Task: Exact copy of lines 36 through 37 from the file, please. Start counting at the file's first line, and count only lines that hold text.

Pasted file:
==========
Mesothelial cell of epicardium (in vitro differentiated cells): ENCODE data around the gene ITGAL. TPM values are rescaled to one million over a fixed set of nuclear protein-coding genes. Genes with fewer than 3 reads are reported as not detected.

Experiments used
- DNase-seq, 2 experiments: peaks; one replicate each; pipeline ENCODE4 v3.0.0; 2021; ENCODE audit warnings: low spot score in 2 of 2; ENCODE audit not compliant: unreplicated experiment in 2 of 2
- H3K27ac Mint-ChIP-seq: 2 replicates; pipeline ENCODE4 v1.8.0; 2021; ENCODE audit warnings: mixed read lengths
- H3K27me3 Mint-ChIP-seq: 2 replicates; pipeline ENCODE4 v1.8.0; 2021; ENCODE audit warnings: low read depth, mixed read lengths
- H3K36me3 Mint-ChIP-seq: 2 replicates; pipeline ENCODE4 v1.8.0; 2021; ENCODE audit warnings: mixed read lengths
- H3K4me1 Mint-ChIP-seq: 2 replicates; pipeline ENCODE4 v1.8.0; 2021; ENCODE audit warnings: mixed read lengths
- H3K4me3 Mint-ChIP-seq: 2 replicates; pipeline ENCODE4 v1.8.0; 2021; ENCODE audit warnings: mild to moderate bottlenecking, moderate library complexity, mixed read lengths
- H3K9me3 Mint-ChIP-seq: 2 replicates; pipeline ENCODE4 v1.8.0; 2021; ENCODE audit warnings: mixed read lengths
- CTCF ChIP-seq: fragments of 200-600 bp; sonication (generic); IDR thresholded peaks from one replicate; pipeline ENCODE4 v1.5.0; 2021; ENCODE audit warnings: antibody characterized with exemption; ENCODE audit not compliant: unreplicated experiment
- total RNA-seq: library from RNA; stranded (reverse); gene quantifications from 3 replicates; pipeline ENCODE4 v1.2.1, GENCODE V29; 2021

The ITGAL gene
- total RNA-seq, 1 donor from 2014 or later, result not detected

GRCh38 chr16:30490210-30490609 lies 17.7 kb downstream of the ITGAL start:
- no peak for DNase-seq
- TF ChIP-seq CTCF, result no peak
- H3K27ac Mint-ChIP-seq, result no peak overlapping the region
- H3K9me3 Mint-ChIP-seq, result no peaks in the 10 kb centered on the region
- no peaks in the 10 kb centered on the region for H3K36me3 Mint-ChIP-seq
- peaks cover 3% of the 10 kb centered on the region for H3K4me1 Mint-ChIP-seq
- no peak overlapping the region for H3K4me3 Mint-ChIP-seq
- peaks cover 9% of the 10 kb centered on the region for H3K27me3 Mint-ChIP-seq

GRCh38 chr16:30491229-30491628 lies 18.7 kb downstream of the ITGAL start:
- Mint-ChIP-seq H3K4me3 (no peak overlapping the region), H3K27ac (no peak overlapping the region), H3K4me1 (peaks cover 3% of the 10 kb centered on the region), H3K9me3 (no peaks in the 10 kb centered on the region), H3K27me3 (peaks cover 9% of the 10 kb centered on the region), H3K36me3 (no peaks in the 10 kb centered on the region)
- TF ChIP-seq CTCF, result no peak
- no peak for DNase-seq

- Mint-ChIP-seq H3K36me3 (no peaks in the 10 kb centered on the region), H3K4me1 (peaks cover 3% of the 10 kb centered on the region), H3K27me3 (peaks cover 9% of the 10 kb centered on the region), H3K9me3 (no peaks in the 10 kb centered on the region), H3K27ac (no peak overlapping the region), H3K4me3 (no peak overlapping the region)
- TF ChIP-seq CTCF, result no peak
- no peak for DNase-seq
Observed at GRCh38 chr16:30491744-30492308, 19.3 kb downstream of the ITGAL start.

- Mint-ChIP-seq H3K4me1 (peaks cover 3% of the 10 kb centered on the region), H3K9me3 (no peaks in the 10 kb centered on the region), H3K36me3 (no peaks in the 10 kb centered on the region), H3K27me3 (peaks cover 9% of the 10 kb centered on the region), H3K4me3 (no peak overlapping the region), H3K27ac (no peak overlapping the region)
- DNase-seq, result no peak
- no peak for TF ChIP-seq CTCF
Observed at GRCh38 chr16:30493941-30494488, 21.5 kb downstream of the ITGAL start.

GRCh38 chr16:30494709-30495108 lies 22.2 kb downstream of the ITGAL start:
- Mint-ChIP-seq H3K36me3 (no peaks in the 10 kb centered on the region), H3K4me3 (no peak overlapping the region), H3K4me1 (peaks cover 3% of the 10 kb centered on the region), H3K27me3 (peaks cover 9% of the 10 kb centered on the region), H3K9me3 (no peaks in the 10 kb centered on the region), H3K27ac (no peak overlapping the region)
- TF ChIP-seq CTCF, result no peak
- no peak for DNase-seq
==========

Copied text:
- Mint-ChIP-seq H3K36me3 (no peaks in the 10 kb centered on the region), H3K4me3 (no peak overlapping the region), H3K4me1 (peaks cover 3% of the 10 kb centered on the region), H3K27me3 (peaks cover 9% of the 10 kb centered on the region), H3K9me3 (no peaks in the 10 kb centered on the region), H3K27ac (no peak overlapping the region)
- TF ChIP-seq CTCF, result no peak